Zombies and Worldviews

Anthony Weber —  March 1, 2012 — 1 Comment

From a longer post on the worldviews found in “The Walking Dead,” “Breaking Bad,” and “Game of Thrones”:

  Here’s the problem:  none of them offer hope.  Sure, particular situations end well – occasionally.  But the pot at the end of the rainbow is not filled with gold.  The characters are forced to create their own meaning in a meaningless world; to find their own kind of hope when there is none; to rage agains the dying of the light while not actually believing there will be any end other than darkness.
   These movies and shows may all be good and noble. But without hope, the truth about reality is incomplete, so…it’s really not true.  And a partial truth is a lie. 
     I am starting to think “Breaking Bad” and “The Walking Dead” move me because I bring to them a hope and a belief in redemption that is not actually in the story.  If I  step outside of my Christian presupposition about the world – through Christ, all can be made well –  the shows strike me as mesmerizing nihilism.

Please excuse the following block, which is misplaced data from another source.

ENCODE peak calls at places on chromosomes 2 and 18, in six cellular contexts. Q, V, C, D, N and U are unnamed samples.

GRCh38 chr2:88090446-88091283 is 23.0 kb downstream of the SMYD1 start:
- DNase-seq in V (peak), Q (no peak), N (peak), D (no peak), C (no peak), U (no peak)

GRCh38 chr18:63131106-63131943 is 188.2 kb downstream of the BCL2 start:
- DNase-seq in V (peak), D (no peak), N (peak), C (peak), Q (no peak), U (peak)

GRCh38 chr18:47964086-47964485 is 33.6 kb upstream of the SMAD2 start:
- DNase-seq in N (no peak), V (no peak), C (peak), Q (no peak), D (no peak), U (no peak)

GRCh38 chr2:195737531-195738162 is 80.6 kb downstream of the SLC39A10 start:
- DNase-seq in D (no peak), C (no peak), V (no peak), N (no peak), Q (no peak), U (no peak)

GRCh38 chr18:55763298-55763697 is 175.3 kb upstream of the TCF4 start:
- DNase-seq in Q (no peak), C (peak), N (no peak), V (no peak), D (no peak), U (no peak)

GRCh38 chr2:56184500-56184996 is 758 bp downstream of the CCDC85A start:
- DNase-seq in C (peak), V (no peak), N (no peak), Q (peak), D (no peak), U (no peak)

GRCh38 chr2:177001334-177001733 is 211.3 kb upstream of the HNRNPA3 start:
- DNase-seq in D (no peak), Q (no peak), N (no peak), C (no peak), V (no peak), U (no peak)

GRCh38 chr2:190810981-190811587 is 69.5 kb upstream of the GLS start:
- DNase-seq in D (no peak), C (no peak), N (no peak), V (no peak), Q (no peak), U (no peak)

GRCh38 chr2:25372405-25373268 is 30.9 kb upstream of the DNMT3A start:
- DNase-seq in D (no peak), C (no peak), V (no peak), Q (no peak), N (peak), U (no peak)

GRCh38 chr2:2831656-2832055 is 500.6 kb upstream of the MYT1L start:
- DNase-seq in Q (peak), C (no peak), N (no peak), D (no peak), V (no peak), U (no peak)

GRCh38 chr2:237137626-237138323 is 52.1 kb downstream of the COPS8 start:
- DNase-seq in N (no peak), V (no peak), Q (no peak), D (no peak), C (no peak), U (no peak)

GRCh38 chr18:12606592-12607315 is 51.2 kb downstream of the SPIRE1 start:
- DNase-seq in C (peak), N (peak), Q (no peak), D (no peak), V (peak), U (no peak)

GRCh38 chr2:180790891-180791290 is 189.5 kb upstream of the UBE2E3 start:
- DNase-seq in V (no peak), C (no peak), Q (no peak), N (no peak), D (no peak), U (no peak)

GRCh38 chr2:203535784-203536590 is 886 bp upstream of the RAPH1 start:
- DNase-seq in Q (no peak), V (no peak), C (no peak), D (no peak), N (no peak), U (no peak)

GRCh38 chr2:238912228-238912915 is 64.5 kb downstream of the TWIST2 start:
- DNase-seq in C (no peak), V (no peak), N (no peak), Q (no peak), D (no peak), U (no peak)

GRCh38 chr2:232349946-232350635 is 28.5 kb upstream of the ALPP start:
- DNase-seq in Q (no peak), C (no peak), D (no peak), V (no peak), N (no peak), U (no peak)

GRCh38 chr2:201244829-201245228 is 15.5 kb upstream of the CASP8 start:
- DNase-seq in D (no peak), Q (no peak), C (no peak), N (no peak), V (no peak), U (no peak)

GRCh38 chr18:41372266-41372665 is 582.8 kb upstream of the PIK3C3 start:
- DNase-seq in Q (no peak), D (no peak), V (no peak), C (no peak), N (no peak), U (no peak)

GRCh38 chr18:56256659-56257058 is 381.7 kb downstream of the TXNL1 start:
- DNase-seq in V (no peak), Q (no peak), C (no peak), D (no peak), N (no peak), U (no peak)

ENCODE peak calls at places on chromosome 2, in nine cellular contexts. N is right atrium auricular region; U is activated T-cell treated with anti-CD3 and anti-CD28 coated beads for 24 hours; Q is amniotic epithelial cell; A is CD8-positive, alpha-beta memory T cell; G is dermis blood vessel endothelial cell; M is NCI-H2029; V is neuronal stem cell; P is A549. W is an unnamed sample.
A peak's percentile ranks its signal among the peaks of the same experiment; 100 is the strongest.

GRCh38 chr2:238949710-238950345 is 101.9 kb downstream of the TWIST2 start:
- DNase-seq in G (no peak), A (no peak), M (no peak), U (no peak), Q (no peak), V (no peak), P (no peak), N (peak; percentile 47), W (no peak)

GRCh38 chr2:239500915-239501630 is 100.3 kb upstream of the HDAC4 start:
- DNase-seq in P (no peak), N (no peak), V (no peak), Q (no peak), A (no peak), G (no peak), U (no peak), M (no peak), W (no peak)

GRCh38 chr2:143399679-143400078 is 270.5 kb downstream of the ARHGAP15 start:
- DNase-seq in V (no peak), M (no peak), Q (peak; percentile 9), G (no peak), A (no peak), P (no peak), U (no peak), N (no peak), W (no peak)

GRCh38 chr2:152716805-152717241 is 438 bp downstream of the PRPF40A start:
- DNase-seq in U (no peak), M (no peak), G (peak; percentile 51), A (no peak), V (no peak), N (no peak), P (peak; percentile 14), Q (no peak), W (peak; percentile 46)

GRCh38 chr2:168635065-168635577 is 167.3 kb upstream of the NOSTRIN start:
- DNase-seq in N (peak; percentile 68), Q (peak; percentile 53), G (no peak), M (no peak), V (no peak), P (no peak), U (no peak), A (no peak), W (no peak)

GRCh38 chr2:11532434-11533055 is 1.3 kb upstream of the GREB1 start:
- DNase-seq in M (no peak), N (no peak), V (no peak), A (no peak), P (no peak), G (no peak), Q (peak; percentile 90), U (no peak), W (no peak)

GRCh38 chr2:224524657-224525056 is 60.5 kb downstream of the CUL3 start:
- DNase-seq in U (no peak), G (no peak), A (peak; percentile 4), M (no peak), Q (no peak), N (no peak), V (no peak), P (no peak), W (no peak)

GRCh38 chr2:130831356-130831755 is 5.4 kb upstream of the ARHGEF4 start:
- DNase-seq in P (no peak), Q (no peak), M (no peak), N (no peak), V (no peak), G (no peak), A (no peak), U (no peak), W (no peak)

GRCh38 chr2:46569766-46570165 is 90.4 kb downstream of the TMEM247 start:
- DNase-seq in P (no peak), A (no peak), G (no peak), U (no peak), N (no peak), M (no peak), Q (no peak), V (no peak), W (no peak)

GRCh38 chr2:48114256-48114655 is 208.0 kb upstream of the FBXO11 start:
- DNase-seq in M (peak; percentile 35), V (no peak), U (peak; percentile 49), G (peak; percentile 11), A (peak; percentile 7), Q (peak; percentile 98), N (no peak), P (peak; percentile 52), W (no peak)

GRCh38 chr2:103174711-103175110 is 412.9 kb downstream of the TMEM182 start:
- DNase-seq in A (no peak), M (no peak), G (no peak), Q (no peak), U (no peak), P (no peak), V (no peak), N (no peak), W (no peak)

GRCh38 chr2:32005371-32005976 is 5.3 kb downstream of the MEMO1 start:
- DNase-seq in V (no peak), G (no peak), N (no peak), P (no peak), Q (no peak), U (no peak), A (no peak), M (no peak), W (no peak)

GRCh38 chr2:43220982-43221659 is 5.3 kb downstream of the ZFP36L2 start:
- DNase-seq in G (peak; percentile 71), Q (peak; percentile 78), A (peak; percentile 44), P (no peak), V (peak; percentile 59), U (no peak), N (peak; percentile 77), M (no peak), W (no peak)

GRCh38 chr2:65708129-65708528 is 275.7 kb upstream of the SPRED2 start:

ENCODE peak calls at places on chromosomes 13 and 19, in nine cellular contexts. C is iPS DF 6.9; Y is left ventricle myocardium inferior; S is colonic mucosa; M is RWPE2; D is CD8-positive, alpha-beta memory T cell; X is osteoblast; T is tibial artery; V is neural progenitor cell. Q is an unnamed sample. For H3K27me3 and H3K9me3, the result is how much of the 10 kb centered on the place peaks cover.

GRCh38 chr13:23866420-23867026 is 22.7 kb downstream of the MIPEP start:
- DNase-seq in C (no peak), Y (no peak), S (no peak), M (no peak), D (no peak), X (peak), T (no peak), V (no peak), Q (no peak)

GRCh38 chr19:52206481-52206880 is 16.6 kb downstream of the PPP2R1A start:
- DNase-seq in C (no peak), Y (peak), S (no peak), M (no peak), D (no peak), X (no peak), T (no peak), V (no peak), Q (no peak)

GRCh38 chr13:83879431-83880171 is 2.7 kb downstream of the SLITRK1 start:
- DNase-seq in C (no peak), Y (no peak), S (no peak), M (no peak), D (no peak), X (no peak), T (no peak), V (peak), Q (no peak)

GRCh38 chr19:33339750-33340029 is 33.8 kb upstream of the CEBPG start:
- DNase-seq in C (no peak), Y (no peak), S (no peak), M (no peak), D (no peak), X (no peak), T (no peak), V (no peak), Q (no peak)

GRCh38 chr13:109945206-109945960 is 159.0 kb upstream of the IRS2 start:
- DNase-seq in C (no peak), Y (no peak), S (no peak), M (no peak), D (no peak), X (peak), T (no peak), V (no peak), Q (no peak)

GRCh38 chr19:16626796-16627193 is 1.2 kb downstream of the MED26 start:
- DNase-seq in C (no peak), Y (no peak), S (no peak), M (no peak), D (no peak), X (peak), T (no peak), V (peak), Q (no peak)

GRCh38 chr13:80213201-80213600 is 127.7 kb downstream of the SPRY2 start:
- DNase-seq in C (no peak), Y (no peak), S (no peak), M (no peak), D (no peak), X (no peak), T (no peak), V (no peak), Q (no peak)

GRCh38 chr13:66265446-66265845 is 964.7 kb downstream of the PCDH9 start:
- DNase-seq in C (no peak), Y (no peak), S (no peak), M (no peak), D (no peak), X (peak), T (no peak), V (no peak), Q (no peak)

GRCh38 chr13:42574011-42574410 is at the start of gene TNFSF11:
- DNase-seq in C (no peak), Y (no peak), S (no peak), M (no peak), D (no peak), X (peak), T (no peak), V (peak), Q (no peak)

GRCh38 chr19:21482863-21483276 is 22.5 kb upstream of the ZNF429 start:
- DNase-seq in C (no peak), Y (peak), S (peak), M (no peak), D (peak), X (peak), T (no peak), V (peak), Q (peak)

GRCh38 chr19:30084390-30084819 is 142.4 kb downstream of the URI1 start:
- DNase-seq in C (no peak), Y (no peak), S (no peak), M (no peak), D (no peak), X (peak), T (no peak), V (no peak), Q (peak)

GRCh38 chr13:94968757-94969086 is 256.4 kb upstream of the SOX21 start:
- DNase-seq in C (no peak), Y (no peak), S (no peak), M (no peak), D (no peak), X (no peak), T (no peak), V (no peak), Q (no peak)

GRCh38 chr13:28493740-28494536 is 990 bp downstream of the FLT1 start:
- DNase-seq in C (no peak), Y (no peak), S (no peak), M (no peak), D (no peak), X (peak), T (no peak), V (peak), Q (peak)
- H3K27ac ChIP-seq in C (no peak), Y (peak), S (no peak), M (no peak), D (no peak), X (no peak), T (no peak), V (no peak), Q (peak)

If that is true, what does the popularity of these shows say about our culture?  Do they make us feel better?  I don’t think so.  Do they remind us of the really important things in life?  Well, yes, but to what purpose?   These shows have a lot of brilliantly packaged sound and fury –  without hope, do they also signify nothing?  Walter White is Macbeth, but there is nobody to clean up the kingdom when he’s gone.  Rick Grimes is as nobly doomed as Eddard Stark, except humanity’s winter has now arrived, and there will be no summer. 

Anthony Weber


Anthony graduated from Cedarville University in 1995 with a degree in English Education, and from Trinity College of the Bible and Theological Seminary in Newburgh, Indiana in 2004 with a Master's Degree in Theology and Philosophy. Anthony is a husband and father of three, an author ("Learning to Jump Again"), high school and college teacher, pastor, blogger (tcapologetics.org, empiresandmangers.blogspot.com), and co-founder of etcetera, a "street-level philosophy group" in Traverse City, Michigan.